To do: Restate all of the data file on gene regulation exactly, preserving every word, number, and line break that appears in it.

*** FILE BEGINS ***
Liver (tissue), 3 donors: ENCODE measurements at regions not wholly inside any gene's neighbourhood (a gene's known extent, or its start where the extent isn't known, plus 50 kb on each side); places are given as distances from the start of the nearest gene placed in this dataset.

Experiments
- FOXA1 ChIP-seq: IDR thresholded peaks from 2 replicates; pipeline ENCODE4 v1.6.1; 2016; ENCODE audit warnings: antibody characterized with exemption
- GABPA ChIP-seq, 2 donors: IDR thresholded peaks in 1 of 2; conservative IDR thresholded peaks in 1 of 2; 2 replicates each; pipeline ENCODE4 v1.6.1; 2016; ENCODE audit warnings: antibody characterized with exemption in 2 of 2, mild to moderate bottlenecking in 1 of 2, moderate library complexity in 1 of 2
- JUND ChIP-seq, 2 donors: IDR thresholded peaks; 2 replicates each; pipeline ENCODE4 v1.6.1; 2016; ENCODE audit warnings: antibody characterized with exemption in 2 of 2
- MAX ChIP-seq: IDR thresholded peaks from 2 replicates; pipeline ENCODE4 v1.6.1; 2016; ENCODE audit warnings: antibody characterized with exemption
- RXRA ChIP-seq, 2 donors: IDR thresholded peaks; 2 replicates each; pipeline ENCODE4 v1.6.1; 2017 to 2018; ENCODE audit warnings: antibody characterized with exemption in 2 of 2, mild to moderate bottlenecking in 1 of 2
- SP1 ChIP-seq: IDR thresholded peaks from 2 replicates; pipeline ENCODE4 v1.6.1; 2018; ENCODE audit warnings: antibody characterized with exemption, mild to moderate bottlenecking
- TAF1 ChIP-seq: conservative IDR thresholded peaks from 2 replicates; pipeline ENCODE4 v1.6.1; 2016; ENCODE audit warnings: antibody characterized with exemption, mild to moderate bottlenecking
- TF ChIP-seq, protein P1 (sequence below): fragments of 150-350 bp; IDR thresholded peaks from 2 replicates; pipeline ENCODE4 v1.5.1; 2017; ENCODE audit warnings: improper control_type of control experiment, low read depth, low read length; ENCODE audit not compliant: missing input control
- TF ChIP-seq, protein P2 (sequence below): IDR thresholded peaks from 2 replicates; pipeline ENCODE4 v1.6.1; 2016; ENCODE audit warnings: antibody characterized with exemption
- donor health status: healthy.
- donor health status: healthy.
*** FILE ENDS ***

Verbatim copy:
Liver (tissue), 3 donors: ENCODE measurements at regions not wholly inside any gene's neighbourhood (a gene's known extent, or its start where the extent isn't known, plus 50 kb on each side); places are given as distances from the start of the nearest gene placed in this dataset.

Experiments
- FOXA1 ChIP-seq: IDR thresholded peaks from 2 replicates; pipeline ENCODE4 v1.6.1; 2016; ENCODE audit warnings: antibody characterized with exemption
- GABPA ChIP-seq, 2 donors: IDR thresholded peaks in 1 of 2; conservative IDR thresholded peaks in 1 of 2; 2 replicates each; pipeline ENCODE4 v1.6.1; 2016; ENCODE audit warnings: antibody characterized with exemption in 2 of 2, mild to moderate bottlenecking in 1 of 2, moderate library complexity in 1 of 2
- JUND ChIP-seq, 2 donors: IDR thresholded peaks; 2 replicates each; pipeline ENCODE4 v1.6.1; 2016; ENCODE audit warnings: antibody characterized with exemption in 2 of 2
- MAX ChIP-seq: IDR thresholded peaks from 2 replicates; pipeline ENCODE4 v1.6.1; 2016; ENCODE audit warnings: antibody characterized with exemption
- RXRA ChIP-seq, 2 donors: IDR thresholded peaks; 2 replicates each; pipeline ENCODE4 v1.6.1; 2017 to 2018; ENCODE audit warnings: antibody characterized with exemption in 2 of 2, mild to moderate bottlenecking in 1 of 2
- SP1 ChIP-seq: IDR thresholded peaks from 2 replicates; pipeline ENCODE4 v1.6.1; 2018; ENCODE audit warnings: antibody characterized with exemption, mild to moderate bottlenecking
- TAF1 ChIP-seq: conservative IDR thresholded peaks from 2 replicates; pipeline ENCODE4 v1.6.1; 2016; ENCODE audit warnings: antibody characterized with exemption, mild to moderate bottlenecking
- TF ChIP-seq, protein P1 (sequence below): fragments of 150-350 bp; IDR thresholded peaks from 2 replicates; pipeline ENCODE4 v1.5.1; 2017; ENCODE audit warnings: improper control_type of control experiment, low read depth, low read length; ENCODE audit not compliant: missing input control
- TF ChIP-seq, protein P2 (sequence below): IDR thresholded peaks from 2 replicates; pipeline ENCODE4 v1.6.1; 2016; ENCODE audit warnings: antibody characterized with exemption
- donor health status: healthy.
- donor health status: healthy.